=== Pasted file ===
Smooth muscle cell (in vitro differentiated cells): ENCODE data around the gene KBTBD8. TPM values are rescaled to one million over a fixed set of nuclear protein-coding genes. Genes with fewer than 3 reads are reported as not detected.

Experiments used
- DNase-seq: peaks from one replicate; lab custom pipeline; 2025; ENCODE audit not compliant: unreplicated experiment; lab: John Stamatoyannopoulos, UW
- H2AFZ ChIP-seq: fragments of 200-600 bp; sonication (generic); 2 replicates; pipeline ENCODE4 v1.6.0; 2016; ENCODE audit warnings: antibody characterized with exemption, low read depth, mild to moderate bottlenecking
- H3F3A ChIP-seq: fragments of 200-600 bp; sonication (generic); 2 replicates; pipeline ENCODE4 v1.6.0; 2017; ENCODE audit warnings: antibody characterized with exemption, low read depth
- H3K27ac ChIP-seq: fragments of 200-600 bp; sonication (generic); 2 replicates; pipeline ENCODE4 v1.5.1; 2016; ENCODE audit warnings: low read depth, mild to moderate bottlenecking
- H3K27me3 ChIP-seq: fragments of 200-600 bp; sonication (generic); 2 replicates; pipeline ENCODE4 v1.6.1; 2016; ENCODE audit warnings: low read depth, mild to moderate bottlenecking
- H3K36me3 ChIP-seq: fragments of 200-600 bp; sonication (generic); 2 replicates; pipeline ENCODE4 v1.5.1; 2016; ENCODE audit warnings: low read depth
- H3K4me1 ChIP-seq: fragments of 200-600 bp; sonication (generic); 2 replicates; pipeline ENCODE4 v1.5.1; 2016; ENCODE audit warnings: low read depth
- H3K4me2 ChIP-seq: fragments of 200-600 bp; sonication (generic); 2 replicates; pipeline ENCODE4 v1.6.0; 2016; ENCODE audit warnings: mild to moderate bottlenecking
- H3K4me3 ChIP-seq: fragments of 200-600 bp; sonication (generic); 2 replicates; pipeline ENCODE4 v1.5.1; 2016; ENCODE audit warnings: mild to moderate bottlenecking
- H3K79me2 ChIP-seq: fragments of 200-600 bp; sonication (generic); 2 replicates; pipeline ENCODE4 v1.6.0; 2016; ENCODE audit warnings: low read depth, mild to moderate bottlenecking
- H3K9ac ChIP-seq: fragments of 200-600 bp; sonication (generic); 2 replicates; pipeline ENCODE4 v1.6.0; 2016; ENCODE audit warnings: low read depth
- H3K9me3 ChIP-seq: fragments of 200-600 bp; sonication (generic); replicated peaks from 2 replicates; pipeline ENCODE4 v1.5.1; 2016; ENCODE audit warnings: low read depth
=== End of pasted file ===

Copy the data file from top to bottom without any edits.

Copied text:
Smooth muscle cell (in vitro differentiated cells): ENCODE data around the gene KBTBD8. TPM values are rescaled to one million over a fixed set of nuclear protein-coding genes. Genes with fewer than 3 reads are reported as not detected.

Experiments used
- DNase-seq: peaks from one replicate; lab custom pipeline; 2025; ENCODE audit not compliant: unreplicated experiment; lab: John Stamatoyannopoulos, UW
- H2AFZ ChIP-seq: fragments of 200-600 bp; sonication (generic); 2 replicates; pipeline ENCODE4 v1.6.0; 2016; ENCODE audit warnings: antibody characterized with exemption, low read depth, mild to moderate bottlenecking
- H3F3A ChIP-seq: fragments of 200-600 bp; sonication (generic); 2 replicates; pipeline ENCODE4 v1.6.0; 2017; ENCODE audit warnings: antibody characterized with exemption, low read depth
- H3K27ac ChIP-seq: fragments of 200-600 bp; sonication (generic); 2 replicates; pipeline ENCODE4 v1.5.1; 2016; ENCODE audit warnings: low read depth, mild to moderate bottlenecking
- H3K27me3 ChIP-seq: fragments of 200-600 bp; sonication (generic); 2 replicates; pipeline ENCODE4 v1.6.1; 2016; ENCODE audit warnings: low read depth, mild to moderate bottlenecking
- H3K36me3 ChIP-seq: fragments of 200-600 bp; sonication (generic); 2 replicates; pipeline ENCODE4 v1.5.1; 2016; ENCODE audit warnings: low read depth
- H3K4me1 ChIP-seq: fragments of 200-600 bp; sonication (generic); 2 replicates; pipeline ENCODE4 v1.5.1; 2016; ENCODE audit warnings: low read depth
- H3K4me2 ChIP-seq: fragments of 200-600 bp; sonication (generic); 2 replicates; pipeline ENCODE4 v1.6.0; 2016; ENCODE audit warnings: mild to moderate bottlenecking
- H3K4me3 ChIP-seq: fragments of 200-600 bp; sonication (generic); 2 replicates; pipeline ENCODE4 v1.5.1; 2016; ENCODE audit warnings: mild to moderate bottlenecking
- H3K79me2 ChIP-seq: fragments of 200-600 bp; sonication (generic); 2 replicates; pipeline ENCODE4 v1.6.0; 2016; ENCODE audit warnings: low read depth, mild to moderate bottlenecking
- H3K9ac ChIP-seq: fragments of 200-600 bp; sonication (generic); 2 replicates; pipeline ENCODE4 v1.6.0; 2016; ENCODE audit warnings: low read depth
- H3K9me3 ChIP-seq: fragments of 200-600 bp; sonication (generic); replicated peaks from 2 replicates; pipeline ENCODE4 v1.5.1; 2016; ENCODE audit warnings: low read depth